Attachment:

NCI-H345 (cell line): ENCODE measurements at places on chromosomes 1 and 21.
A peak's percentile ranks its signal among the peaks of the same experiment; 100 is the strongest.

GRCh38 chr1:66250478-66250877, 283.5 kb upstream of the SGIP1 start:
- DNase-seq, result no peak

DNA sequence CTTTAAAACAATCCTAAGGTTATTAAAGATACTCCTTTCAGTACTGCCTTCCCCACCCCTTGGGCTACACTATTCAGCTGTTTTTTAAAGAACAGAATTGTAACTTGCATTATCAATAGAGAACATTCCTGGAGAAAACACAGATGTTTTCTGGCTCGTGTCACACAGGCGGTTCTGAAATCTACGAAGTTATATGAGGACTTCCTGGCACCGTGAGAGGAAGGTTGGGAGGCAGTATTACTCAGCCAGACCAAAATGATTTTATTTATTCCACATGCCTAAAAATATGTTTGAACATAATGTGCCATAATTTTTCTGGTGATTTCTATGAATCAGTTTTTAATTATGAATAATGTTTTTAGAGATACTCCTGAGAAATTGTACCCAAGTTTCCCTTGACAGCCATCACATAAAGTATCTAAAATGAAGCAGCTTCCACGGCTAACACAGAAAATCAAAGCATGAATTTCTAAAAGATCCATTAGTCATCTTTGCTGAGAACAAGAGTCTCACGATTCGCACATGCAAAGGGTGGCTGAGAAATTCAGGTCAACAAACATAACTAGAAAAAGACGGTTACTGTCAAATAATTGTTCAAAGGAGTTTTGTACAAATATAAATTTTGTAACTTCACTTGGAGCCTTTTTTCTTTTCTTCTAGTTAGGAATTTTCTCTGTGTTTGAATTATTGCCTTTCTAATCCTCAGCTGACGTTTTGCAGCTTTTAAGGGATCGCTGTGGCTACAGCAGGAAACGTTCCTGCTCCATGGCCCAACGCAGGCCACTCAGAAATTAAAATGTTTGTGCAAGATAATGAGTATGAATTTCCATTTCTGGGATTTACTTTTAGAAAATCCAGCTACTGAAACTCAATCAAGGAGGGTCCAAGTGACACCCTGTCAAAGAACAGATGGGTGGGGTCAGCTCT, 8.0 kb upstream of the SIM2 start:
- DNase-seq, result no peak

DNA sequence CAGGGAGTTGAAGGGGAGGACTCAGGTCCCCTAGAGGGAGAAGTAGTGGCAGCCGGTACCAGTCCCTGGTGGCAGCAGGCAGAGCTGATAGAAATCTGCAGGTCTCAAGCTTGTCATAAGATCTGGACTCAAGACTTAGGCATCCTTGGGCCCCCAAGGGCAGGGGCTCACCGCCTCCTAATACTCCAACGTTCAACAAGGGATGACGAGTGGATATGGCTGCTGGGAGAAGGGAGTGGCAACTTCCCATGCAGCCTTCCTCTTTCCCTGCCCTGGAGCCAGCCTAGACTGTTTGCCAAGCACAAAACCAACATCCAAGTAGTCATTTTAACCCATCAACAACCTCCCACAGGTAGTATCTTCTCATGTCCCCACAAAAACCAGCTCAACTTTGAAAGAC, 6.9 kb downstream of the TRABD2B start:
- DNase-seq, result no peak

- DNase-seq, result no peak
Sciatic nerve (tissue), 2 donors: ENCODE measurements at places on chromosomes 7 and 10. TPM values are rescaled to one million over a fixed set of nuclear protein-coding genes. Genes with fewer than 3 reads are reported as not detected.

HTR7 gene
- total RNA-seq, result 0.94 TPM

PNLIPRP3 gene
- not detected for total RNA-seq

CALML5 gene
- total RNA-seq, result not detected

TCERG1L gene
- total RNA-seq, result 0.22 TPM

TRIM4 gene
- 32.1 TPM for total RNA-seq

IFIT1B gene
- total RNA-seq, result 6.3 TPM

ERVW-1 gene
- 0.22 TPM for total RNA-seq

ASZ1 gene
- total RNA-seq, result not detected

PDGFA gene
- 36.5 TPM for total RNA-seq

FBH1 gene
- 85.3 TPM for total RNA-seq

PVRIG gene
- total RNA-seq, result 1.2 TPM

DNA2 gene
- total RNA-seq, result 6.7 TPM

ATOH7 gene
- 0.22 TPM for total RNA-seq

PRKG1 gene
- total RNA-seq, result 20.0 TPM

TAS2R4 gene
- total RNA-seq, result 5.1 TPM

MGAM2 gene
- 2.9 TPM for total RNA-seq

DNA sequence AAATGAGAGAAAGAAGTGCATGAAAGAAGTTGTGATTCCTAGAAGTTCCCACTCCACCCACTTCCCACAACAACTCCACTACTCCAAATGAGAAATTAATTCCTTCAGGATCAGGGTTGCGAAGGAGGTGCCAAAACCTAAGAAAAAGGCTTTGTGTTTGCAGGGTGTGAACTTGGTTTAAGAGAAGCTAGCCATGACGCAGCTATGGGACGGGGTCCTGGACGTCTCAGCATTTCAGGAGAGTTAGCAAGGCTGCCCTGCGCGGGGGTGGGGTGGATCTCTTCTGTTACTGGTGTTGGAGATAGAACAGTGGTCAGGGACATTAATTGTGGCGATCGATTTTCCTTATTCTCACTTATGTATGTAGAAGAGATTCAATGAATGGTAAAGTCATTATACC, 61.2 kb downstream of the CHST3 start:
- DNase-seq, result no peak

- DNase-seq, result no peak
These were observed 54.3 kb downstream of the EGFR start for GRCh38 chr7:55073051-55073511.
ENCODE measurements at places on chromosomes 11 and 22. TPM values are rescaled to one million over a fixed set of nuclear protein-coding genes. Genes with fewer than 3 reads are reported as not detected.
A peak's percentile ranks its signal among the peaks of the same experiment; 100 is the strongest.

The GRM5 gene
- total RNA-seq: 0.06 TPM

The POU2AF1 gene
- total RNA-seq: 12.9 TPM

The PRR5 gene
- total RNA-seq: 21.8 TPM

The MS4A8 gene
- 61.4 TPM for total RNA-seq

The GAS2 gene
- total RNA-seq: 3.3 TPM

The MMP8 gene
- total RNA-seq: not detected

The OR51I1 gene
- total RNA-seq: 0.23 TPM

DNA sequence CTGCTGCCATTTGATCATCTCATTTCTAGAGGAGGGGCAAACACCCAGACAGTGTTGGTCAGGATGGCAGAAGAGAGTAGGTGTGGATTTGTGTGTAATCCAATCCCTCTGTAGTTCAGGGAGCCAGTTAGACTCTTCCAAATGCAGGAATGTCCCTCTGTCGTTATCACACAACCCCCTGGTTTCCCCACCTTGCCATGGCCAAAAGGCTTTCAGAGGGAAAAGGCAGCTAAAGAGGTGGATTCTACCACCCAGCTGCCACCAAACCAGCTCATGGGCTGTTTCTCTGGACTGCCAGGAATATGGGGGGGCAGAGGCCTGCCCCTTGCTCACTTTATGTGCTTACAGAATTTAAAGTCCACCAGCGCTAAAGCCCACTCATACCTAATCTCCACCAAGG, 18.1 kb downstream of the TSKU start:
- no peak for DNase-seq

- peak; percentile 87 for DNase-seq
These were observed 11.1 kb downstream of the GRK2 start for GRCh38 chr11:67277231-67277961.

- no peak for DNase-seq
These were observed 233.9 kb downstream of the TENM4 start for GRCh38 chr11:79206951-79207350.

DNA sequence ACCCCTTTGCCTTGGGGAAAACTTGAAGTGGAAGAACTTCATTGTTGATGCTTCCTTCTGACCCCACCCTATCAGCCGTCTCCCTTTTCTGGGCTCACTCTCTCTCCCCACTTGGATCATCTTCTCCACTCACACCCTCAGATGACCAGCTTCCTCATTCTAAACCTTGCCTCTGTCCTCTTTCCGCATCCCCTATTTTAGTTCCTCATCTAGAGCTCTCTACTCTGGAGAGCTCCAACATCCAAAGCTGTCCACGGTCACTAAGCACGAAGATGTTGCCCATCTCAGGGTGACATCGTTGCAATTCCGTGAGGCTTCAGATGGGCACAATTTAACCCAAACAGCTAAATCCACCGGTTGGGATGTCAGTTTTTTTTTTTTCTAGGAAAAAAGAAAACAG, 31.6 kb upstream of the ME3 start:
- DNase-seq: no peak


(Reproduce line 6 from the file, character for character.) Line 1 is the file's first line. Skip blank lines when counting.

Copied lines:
- DNase-seq, result no peak